Not everyone in Europe speaks English, bare this in mind. And the ones who do might mistrust an ad in a foreign language. The focus of this blog was solely on multilingual PPC, ignoring the overall customer journey. An even more important bit is of course the language supported landing page. It pays off getting people with mother-tongue knowledge of a language to check your ads. Professional translators might not be entirely familiar with your business and might also struggle to use full potential of the character limit in Google Adwords. cheapclicks offers multilingual PPC in German, French, Spanish, English, Dutch, Portuguese and has further freelancing marketers based across Europe.
Whilst we do not want to go into too specific detail, we would like to explain some basics how pay-per-click can help your small business and where you have to be careful not to waste your money. Too often, a digital agency will approach you and try to convince that your campaigns could be run more efficiently – and quite often they have a point. However, with the following guidelines, you can make sure to minimise spend whilst get the most out of your paid clicks.
Reach and targeting
Imagine you own a take-away restaurant, it makes sense to limit the reach of your PPC ads to a radius of your delivery zone. If your small business is based in Crouch End and you deliver pizzas to households within a 1 mile radius from your location, you want to make sure that your ad does not show up to people searching for a take away who live further away. Google Adwords has various possibilities to target. The most common one for small businesses will be a specific area in e.g. London like North-London or post code areas, a x-mile radius from your location or if you deliver nationwide, you can target the entire country. Besides geographic targeting, Adwords also offers language targeting. This might be helpful if you own an Italian deli and sell traditional Italian specialities, you might want to target Italian speaking customers in North-London. By limiting your reach and a relevant targeting, your business can ensure that only people within your reach are targeted. If your business sells coffee, it might sense to stop your advertising and schedule your ads depending on the time of the day.
Google Adwords works with keywords. If you own a hair salon in Finsbury Park, the keyword “haircut in Finsbury Park” might be a relevant keyword to add into your adgroup. A common mistake is that the negative keywords get forgotten. They can be a bit of a life-safer when it comes to spending money on irrelevant keywords. Taking our example of the hair salon in Finsbury Park. If this hair Salon is for Gentlemen only, it would make sense to add “woman” or “female” or any other related terms as negative keywords. By doing this, if the search query states “woman’s hairdresser in Finsbury Park”, the ad would be surpressed as “woman” would stop the ad from showing. In many accounts, the negative keyword lists are very long. Use keyword suggestion tools such as Google or Ubersuggest. It makes sense to add generic terms which are not related to the business. Generic negative lists are available on the Internet and are beneficial to avoid the Miley Cyrus effect, however it might sense to develop your very own negative keyword list specified to your business. Reviewing your negative keywords on a regular basis will help you to cut down costs. If you work with an agency together, insist on seeing the search query reports and review the keywords which potentially should be excluded.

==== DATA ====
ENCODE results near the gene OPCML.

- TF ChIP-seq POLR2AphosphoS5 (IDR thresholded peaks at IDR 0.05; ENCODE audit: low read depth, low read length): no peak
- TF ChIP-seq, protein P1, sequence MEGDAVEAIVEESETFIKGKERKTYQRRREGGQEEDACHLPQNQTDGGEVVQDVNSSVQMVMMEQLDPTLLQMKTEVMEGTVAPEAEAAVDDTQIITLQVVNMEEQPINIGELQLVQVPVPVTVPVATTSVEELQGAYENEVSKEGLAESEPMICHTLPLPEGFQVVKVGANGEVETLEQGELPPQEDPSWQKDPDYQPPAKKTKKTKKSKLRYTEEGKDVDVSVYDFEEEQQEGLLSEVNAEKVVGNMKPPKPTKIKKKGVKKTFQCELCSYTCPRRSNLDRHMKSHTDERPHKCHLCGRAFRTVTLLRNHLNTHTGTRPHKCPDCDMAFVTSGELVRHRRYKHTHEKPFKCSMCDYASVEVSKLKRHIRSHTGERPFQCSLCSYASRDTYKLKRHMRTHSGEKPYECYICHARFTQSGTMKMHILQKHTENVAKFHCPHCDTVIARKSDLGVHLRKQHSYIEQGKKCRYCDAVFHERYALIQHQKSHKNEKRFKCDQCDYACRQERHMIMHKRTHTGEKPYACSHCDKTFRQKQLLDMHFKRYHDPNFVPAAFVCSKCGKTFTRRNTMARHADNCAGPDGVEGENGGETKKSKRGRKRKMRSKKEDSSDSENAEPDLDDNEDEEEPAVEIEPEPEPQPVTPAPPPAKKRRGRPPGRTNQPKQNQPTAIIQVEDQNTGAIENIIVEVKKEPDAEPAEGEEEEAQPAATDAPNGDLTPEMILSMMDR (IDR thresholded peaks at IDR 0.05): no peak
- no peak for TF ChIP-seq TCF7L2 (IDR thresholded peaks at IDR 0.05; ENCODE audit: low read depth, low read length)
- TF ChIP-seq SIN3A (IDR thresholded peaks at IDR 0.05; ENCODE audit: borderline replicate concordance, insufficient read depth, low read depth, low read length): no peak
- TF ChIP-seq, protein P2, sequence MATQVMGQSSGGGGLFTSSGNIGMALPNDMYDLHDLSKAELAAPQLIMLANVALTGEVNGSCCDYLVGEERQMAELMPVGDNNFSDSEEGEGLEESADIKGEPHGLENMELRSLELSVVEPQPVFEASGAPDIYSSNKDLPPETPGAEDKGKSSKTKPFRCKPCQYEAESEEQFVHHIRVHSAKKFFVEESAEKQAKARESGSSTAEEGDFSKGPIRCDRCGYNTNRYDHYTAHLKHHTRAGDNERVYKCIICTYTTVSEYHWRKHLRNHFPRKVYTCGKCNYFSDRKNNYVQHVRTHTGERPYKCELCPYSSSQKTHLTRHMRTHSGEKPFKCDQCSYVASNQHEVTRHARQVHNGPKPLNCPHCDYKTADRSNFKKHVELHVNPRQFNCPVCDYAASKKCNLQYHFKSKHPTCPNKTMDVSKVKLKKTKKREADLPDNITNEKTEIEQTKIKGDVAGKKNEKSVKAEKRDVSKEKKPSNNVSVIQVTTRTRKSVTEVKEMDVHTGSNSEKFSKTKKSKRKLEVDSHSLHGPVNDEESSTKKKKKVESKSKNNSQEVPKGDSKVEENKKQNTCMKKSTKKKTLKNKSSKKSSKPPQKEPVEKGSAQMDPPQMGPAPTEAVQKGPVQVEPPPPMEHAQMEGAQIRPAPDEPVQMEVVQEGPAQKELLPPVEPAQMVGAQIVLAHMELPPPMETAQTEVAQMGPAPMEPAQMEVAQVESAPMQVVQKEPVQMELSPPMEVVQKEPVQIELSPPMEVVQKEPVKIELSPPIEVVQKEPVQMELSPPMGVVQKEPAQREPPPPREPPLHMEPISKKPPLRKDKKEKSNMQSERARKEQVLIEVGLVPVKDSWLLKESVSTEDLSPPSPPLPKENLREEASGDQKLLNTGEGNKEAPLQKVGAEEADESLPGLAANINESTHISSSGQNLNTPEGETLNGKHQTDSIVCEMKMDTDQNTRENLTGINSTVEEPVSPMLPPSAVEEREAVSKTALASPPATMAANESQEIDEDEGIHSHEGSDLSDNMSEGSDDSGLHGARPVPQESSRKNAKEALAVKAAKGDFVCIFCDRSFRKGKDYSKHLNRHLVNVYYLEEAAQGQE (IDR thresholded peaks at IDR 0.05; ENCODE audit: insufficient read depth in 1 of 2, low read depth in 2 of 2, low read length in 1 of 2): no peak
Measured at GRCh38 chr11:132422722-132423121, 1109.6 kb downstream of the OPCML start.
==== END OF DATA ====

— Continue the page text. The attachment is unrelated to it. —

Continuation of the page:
Relevant ad copy
Writing ads seems at first an easy task. It can be a challenge though as the character limit is very short. The headline is limited to 25 characters and the two description lines are 35 characters only. Once you start to write ad copy, you will soon realise that it is not as easy as you might had thought and you require a innovative brain to differentiate yourself from your competitors. In order to highlight what your business offers and to stand out, the keyword of the search query should ideally be within the headline of the ad. If Google sees that the keyword in the search qurey matches with a keyword within your ad, the keyword will be displayed bold which captures the reader’s attention. That’s exactly where camaigns benefit from multiple adgroups with tightly grouped sets of keywords. So, ultimately, all adgroups are very specific to the search query and the ads are very specific with the keywords search for showing up.
User experience and Quality score
Quality score is given to each keyword in your account. The Quality score is a combination of various algorithms, not all known by the specialists. The range is from 1-10 where a 6 is a good score. In order to improve your quality score, you have to make sure to improve the user experience. Google rewards an account when the user can find easily find what he/she is looking for. If the search query typed into Google matches the keyword and the ad, additionally, the landing page matches exactly what the user was searching and the website has an overall clear navigation, Google perceives this as a good user experience. Ultimately, this raises quality scores and can make your overall cost per clicks (CPC) cheaper and potentailly improve your ad positons whilst paying the same price per click. There are numerous algorithms how Google calculates quality scores, onsite optimisation and improving click-through-rates will support the overall score.